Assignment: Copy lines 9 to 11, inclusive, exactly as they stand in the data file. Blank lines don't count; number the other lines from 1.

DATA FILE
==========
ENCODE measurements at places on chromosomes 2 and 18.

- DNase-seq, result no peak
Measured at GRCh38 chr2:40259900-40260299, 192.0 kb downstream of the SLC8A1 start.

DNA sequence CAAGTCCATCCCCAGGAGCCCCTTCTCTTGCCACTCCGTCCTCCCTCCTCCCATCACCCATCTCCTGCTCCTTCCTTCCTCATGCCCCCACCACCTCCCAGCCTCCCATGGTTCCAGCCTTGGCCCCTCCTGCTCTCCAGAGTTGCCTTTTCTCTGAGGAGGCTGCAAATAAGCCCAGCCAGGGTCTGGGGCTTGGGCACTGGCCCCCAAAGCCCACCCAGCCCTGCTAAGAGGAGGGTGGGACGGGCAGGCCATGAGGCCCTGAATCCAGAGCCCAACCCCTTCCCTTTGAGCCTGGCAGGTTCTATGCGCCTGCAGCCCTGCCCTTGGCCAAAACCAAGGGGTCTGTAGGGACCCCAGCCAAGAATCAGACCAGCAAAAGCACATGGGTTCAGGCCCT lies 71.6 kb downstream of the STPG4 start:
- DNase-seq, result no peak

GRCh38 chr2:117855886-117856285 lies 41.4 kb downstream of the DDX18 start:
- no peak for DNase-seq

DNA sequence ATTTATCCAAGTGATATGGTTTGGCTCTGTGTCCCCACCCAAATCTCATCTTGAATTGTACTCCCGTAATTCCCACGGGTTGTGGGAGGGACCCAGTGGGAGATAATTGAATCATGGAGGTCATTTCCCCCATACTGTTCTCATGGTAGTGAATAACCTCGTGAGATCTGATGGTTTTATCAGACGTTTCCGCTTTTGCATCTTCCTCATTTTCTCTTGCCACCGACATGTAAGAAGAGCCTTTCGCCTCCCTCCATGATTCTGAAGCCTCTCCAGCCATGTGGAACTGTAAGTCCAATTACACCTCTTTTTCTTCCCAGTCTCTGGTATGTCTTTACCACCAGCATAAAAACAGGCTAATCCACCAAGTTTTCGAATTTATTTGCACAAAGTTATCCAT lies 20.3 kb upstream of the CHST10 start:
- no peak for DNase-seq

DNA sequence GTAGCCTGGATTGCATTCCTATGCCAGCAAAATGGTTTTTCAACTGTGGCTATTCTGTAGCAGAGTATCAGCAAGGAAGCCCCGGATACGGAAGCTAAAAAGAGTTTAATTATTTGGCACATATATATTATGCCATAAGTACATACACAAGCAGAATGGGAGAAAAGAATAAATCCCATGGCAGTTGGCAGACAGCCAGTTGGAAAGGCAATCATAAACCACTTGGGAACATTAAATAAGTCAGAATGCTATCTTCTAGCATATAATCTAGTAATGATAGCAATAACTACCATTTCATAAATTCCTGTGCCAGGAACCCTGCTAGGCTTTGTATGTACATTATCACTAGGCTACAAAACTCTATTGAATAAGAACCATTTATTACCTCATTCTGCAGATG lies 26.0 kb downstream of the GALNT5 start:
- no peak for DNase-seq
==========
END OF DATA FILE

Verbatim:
- no peak for DNase-seq

DNA sequence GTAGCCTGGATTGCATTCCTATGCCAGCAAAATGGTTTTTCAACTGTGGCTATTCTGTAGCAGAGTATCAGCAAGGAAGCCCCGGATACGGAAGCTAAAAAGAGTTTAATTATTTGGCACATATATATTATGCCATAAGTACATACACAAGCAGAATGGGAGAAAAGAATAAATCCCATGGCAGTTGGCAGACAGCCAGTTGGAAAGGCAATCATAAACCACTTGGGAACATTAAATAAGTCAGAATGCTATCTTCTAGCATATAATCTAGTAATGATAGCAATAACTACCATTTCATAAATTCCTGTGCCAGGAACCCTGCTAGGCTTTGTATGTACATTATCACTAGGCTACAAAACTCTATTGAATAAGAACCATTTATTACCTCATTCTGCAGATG lies 26.0 kb downstream of the GALNT5 start:
- no peak for DNase-seq